The flight of capital from Pakistan started during the 1970s and 1980s, long before 9/11 and the US invasion of Afghanistan. Rising sectarianism in the country and ethnic violence in Karachi, engineered by secret agencies with no US input, started scaring potential domestic and foreign investors. It is interesting that this violence-ridden environment opened another chapter of economic plundering in Pakistan by all kinds of exploiters. The attitude had been to squeeze as much as possible in the shortest period. Somehow, the deepening of anarchy provided more opportunity to the exploiting classes and we witnessed unprecedented accumulation of wealth and its transfer abroad in this period. Who is responsible for creating such conditions?

The Pakistan military’s doctrine of seeking strategic depth in Afghanistan with the help of the Taliban and al Qaeda added to the anarchy, insecurity and, strangely enough, economic exploitation. Military spending kept on rising at the expense of the impoverishment of the masses. Therefore, the policy of seeking strategic depth in Afghanistan has caused misery for common Pakistanis from many angles.

Despite the international pressure and domestic rejection, Pakistan’s military is continuing its failed policy. Besides the US, every international power, including China, has asked Pakistan to clean up its jihadi mess and change its direction from India obsession-cum-seeking-strategic depth in Afghanistan to being friendlier towards its neighbours. Domestically, after Mian Nawaz Sharif’s declaration that we should end hostilities towards India and that the military should get out of civilian matters, other than a few religious parties no mainstream political party shares the military’s strategic vision. The PPP and ANP may be toeing the military’s line for opportunistic reasons for the time being but both parties are far from India-haters.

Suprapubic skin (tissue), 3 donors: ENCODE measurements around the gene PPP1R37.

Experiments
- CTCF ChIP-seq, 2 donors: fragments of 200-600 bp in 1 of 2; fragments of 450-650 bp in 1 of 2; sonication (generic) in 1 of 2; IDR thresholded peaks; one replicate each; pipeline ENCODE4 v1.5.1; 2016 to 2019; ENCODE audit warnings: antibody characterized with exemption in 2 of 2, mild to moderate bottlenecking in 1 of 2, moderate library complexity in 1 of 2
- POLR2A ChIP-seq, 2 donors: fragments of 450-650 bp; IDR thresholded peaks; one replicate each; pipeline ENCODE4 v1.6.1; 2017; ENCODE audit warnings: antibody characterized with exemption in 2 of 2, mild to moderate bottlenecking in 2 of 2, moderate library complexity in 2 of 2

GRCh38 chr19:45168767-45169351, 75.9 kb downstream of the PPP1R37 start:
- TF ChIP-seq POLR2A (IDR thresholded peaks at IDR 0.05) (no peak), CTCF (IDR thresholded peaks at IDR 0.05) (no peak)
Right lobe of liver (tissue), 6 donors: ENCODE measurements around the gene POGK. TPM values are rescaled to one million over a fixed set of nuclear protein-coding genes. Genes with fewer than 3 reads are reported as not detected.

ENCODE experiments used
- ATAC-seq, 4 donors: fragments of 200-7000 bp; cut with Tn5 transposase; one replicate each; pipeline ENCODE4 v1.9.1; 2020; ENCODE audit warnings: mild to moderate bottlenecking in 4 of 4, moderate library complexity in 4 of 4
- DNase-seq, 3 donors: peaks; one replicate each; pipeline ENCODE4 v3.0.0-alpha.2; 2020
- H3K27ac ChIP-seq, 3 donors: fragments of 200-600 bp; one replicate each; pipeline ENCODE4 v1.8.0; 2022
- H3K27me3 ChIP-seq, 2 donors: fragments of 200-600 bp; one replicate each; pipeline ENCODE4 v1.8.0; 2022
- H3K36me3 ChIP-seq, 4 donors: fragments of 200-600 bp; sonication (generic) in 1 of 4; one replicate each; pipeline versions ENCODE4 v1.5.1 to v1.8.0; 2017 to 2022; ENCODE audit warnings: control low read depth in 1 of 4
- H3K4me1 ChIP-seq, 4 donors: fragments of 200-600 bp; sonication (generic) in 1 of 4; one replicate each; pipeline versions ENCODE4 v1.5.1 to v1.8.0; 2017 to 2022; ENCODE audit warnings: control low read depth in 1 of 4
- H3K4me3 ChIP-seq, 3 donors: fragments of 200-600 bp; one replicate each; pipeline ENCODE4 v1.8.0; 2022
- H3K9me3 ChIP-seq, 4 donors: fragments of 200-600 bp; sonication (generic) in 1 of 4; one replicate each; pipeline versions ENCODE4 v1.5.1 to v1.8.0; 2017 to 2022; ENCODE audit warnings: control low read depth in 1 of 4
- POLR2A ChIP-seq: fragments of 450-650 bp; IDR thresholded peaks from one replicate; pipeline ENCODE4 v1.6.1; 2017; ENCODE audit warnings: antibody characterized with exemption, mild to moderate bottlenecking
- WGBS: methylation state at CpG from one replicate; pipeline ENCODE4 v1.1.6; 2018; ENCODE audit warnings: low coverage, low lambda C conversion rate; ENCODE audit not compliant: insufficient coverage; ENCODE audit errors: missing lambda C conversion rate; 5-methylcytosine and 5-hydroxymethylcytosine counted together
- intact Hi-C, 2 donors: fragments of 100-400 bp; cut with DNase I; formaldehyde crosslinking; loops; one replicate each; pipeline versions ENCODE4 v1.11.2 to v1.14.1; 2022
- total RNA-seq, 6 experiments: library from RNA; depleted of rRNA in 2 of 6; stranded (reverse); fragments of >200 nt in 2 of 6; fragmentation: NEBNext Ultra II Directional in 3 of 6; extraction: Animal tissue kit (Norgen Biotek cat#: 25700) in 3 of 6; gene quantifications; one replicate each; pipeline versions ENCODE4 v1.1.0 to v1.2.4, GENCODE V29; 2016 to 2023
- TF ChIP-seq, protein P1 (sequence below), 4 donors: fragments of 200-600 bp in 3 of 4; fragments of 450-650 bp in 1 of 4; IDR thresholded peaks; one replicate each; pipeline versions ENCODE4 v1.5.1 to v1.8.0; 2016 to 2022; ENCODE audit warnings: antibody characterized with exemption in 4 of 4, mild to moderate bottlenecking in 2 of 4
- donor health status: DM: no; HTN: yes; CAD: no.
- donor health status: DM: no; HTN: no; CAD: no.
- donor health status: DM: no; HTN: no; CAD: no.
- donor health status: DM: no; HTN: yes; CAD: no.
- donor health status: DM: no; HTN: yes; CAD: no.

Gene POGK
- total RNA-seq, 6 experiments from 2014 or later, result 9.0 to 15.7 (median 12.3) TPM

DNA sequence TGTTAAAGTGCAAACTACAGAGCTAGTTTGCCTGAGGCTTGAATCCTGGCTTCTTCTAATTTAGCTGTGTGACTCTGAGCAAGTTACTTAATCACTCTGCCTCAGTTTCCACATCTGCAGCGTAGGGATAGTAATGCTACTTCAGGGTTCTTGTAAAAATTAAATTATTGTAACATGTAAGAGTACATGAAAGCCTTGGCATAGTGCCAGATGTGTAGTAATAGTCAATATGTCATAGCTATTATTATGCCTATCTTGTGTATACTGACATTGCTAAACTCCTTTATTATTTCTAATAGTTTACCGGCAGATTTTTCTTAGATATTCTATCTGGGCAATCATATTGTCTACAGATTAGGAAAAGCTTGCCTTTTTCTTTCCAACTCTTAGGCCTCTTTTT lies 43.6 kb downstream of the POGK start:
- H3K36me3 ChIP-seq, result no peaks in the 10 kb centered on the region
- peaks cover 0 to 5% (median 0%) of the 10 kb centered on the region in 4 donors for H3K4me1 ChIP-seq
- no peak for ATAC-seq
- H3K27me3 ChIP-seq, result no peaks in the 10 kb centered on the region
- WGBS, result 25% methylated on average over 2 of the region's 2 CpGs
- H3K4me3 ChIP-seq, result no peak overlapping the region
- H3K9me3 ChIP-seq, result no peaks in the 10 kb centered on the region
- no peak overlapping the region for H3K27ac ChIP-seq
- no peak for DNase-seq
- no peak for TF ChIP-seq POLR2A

Therefore, it is the military strategy that is causing insecurity in the country and forcing Pakistani capital to flee. The quantity of outflow of capital is so huge that a few billion from the US, any other country or international agencies (the World Bank and IMF) cannot compensate the losses. Therefore, the first sign of stability in Pakistan would be seen when Pakistani capital outflows stop and domestic savings start getting reinvested in the country.

On the contrary, if the military keeps walking on the suicidal path, the economy will be squeezed and, if India grows steadily, Pakistan will become irrelevant in the region. The outcome of the ongoing military strategy of Pakistan will result in just the opposite of what is desired.

Courtesy: WICHAAR.COM

Problems of Sindhi Nationalism – What way forward?

Written by Dr Beenish Shoro

Excerpt:

…. In Pakistan the national question exists in its worst form because Pakistan itself is an example of a failed nation state. Pakistan was created as a result of the partition of the Indian subcontinent as the British imperialists and the local/national bourgeois leaders feared that a united national liberation would not stop there but would move towards a social transformation that would overthrow landlordism, capitalism and the imperialist strangle hold. To avoid a socialist revolution they conspired and split the movement along religious lines that led to the reactionary and traumatic partition of a land that had more than five thousand years of common history, cultural and socio economic existence.